In 1987, the New York Times wrote a review about a book that followed 17 families with stay-at-home dads for five years. The good news? “The children [of those families] showed signs of accelerated intellectual development without any harm to the important sexual identification that develops during the first years of life,” the reviewer, Ari Goldman, wrote. Sadly though, “all the families endured criticism about the arrangement they chose—from grandparents, employers, friends and even from the other parents in the playground.”
One of the stay-at-home fathers in the study said the police once paid him a visit in response to a neighbor’s report that “a man is ‘keeping’ a young child in the apartment.”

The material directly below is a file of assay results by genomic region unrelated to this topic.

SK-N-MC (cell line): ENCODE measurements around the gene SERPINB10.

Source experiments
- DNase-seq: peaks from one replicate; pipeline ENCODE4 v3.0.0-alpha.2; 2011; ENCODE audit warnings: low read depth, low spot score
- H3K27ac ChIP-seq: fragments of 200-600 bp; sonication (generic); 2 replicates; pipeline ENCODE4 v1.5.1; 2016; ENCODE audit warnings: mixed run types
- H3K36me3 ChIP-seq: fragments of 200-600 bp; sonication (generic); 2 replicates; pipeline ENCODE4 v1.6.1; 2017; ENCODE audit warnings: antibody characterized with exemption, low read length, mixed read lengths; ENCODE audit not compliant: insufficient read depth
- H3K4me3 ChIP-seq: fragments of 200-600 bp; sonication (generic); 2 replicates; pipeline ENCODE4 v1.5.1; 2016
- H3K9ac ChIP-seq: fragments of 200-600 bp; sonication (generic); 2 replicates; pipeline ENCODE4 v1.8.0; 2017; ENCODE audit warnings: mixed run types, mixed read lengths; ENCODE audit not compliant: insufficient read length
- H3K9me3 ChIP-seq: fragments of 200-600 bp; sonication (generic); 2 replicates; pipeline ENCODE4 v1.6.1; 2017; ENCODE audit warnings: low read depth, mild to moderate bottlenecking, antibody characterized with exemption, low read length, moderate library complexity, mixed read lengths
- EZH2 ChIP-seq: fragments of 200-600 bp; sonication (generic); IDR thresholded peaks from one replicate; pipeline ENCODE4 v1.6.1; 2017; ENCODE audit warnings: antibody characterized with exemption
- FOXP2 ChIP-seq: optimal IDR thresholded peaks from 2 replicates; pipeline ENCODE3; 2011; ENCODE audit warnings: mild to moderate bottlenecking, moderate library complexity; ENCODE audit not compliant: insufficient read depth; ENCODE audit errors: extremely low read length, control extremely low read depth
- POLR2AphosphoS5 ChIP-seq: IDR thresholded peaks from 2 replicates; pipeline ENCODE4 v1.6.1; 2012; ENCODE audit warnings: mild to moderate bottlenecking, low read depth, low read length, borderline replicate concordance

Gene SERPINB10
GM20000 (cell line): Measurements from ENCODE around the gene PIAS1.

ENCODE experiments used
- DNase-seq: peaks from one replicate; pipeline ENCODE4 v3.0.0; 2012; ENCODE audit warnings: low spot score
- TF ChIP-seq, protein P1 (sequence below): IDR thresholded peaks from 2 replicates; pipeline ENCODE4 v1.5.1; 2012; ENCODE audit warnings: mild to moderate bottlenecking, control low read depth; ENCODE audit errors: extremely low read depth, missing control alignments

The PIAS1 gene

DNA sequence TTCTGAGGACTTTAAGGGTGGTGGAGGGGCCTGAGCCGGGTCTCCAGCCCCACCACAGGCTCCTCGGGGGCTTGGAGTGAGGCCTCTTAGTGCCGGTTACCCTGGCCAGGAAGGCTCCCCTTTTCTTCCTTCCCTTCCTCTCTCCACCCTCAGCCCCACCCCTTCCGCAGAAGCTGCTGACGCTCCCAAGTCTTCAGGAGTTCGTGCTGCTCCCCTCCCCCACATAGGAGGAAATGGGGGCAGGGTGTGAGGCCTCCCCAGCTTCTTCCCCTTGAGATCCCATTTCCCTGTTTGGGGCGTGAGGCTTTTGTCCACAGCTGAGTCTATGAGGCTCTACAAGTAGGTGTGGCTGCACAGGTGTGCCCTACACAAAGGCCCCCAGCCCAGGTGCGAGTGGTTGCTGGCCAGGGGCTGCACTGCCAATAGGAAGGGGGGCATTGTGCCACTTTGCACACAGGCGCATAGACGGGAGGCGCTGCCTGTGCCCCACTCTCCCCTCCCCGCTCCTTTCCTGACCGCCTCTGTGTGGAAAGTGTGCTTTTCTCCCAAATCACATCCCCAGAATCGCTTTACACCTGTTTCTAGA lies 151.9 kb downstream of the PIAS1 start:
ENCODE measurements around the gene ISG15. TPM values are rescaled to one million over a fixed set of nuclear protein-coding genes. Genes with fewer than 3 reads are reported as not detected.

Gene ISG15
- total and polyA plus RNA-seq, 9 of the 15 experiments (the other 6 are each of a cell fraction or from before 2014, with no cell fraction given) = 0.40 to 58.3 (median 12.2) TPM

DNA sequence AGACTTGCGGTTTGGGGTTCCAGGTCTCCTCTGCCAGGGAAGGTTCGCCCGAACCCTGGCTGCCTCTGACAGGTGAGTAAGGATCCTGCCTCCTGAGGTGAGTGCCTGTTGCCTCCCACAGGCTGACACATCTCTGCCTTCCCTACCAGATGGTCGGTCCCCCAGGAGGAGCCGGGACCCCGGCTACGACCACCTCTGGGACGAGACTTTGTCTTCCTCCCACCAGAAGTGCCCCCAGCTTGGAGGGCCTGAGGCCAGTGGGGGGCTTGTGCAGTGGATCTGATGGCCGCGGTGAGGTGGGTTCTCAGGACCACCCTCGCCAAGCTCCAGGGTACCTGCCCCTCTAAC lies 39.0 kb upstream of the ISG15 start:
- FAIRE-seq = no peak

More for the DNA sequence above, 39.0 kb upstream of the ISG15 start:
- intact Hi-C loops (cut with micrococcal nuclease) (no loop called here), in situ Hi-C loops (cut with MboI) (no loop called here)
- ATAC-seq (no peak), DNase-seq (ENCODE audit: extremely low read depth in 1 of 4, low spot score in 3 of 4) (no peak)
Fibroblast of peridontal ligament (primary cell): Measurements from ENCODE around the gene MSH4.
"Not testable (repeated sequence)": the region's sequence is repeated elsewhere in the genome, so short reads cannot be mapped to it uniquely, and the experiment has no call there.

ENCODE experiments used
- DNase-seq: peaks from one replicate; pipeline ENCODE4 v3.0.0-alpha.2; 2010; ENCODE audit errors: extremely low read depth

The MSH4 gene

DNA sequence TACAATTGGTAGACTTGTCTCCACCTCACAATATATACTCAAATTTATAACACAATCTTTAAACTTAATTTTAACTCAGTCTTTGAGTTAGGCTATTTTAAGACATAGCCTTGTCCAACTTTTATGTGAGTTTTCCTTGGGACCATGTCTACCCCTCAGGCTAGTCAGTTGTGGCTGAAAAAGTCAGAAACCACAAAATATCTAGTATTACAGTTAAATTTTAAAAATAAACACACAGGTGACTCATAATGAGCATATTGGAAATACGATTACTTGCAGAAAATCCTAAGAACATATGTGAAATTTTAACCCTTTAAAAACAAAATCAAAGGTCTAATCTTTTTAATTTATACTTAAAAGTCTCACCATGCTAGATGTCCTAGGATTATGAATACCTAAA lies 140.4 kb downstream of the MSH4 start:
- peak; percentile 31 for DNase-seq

Fortunately, times are changing. Moms still make up the vast majority of stay-at-home parents, but fathers represent a growing share, according to a new Pew survey. In 2012, 16 percent of stay-at-home parents were dads, up from just 10 percent in 1989.
That’s a somewhat positive storyline, but these dads’ reasons for being at home aren’t as uplifting. There has been a big jump in the number of fathers who say they’re at home primarily to take care of their families— it’s now 21 percent, compared to 5 percent in 1989. But Pew adds:
Still, the largest share of stay-at-home fathers (35 percent) is at home due to illness or disability. This is in sharp contrast to stay-at-home mothers, most of whom (73 percent) report that they are home specifically to care for their home or family; just 11 percent are home due to their own illness or disability.
In other words, mothers are still more likely to stay at home because they think it’s the best way to raise the kids; fathers are more likely to do it because they physically can’t work outside the home.